Alexander Friedmann: Unsung Hero of Modern Cosmology


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What is the Universe Expanding Into?

In the late 1920’s, Belgian physicist Georges Lemaître and American astronomer Edwin Hubble independently discovered evidence for the expansion of the universe. They found the further away a distant galaxy is, the greater its light is shifted to a lower frequency (redshifted). Why? Because the expansion of the universe causes light emitted by a galaxy to stretch in frequency on its way to Earth.

Based on this galaxy distance/redshift evidence, Einstein finally withdrew his objections to an expanding universe and eliminated the cosmological constant from his equations. In his autobiography, physicist George Gamow — a former student of Alexander Friedmann — said Einstein told him the cosmological constant was “the biggest blunder of his life.”

The Expanding Universe. Image Credit: NASA/STSci/Ann Field

If the universe is expanding, what is it expanding into? We commonly think of space as rigid — that the distance between any two points in space is fixed.

General relativity tells us this is not so. Space is flexible, it can warp or bend or stretch. So our universe is not expanding into anything. It is space itself or the distance between points in space which is increasing or expanding over time. Wild, huh!

More precisely, it is the space between clusters of galaxies which is expanding. Within galaxy clusters, gravity overcomes and stops the expansion. So space within our solar system, within our galaxy is not expanding. Thus we are not expanding (ignoring the bag of potato chips and chocolate chip cookies I just wolfed down).

A Too Short Life

Belenkiy writes that the “seminal contributions (of Alexander Friedmann) have been widely misrepresented and undervalued.” Perhaps one reason was Friedmann’s relative isolation from the West during the Communist era. Another was his untimely demise.

Alexander Friedmann died on September 16, 1925 from typhoid fever. He was thirty-seven years old. His wife Natasha gave birth to his only son a few months later. He never lived to see the Lemaître/Hubble evidence for the expansion of the universe. Nor did he live to learn of British physicist Arthur Eddington’s proof that Einstein’s static universe solution is unstable.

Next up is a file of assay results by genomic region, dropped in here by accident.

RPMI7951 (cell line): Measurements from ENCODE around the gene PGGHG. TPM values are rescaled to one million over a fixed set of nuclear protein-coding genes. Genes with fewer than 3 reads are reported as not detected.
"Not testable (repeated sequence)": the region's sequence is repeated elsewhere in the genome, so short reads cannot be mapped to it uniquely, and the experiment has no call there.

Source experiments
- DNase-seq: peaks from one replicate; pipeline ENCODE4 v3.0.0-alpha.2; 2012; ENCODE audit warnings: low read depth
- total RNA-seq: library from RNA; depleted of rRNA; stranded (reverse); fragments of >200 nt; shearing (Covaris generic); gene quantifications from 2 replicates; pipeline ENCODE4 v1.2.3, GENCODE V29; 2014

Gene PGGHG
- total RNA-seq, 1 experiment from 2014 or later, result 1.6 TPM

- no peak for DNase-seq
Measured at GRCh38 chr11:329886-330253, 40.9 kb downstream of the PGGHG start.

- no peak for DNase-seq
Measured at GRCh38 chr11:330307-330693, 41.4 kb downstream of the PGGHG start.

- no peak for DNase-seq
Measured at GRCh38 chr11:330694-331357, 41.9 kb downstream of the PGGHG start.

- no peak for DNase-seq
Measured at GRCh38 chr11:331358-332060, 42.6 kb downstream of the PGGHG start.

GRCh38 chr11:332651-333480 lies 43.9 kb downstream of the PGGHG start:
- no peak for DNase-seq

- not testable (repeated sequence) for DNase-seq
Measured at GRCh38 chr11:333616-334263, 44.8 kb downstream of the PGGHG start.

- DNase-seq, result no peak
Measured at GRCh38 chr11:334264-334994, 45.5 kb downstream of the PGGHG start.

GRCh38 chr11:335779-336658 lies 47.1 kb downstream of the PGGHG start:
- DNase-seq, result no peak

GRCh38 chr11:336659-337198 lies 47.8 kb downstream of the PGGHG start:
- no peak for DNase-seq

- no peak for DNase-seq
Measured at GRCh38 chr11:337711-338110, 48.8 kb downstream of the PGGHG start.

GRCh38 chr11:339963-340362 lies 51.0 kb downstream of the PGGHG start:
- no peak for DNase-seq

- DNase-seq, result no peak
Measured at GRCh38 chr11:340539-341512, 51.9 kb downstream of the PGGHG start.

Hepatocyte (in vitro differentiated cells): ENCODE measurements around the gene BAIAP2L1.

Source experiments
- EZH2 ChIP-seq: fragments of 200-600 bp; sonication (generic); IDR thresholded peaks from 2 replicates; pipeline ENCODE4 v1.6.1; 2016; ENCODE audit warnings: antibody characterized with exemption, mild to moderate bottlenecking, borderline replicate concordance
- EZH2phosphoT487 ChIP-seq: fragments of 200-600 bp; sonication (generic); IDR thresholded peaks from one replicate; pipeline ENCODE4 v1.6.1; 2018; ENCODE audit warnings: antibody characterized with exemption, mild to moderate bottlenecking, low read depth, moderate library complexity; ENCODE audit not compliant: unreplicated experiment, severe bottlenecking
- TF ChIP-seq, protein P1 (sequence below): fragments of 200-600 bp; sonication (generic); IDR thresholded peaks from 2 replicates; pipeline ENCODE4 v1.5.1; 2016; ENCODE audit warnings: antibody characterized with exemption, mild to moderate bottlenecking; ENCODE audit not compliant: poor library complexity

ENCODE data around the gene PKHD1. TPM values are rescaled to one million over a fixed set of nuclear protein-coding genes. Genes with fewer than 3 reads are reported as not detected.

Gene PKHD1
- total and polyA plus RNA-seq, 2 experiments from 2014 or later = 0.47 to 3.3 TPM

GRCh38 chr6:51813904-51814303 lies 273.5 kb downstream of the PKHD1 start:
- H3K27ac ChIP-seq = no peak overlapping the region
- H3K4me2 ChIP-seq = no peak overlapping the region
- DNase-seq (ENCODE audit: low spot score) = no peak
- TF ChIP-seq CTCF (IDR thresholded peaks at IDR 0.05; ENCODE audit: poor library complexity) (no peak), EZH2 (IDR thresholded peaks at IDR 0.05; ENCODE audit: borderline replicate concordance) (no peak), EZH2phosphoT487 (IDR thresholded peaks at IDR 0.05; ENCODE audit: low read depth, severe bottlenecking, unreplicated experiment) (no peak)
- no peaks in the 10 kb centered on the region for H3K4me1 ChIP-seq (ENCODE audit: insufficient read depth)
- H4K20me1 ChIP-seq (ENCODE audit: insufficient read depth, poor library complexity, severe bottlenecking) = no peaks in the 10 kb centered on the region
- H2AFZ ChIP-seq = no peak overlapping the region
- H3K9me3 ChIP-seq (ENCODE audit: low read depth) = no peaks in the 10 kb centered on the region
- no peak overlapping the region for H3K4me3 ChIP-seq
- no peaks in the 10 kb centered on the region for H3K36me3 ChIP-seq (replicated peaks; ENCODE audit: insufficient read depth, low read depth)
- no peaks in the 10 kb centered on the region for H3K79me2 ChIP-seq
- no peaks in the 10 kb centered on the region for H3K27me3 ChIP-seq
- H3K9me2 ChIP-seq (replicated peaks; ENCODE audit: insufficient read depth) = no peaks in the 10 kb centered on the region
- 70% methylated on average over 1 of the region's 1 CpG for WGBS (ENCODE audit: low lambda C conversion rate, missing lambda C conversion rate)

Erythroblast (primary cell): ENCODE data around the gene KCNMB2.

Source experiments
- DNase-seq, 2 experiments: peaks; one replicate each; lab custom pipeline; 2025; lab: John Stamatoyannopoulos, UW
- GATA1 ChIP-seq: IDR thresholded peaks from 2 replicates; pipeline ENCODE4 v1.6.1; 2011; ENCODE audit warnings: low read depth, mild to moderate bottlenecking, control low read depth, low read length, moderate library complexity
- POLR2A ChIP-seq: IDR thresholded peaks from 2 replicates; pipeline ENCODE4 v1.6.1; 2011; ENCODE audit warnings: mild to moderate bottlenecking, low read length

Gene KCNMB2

In 1927, an excited Lemaître told Einstein of his own more limited dynamic solutions of general relativity. Einstein in turn introduced him to Friedmann’s papers. Four years later Lemaître proposed what we now call the big bang. Supported by a number of independent observations, this landmark theory tells us our universe began in a singularity and has been expanding ever since – an idea first proposed as theoretically possible by Alexander Friedmann.



Belenkiy, Ari. Alexander Friedmann and the Origins of Modern Cosmology. (2012). Physics Today. Vol. 65, no. 10, pp. 38-43. Accessed October 31, 2012.

Mastin, Luke. Alexander Friedmann (1888 – 1925). (2009). Accessed October 31, 2012.

Tropp, E. A., Frenkel, V. Y., Chernin, A. D. Alexander A. Friedmann: The Man Who Made the Universe Expand. (1993). Cambridge U. Press, London.

Dziuba, Andy. Alexander Friedman, The Inventor of the Big Bang. (2011). Accessed October 31, 2012.

Gamow, George. My World Line; an Informal Autobiography. (1970). Viking Press, New York.

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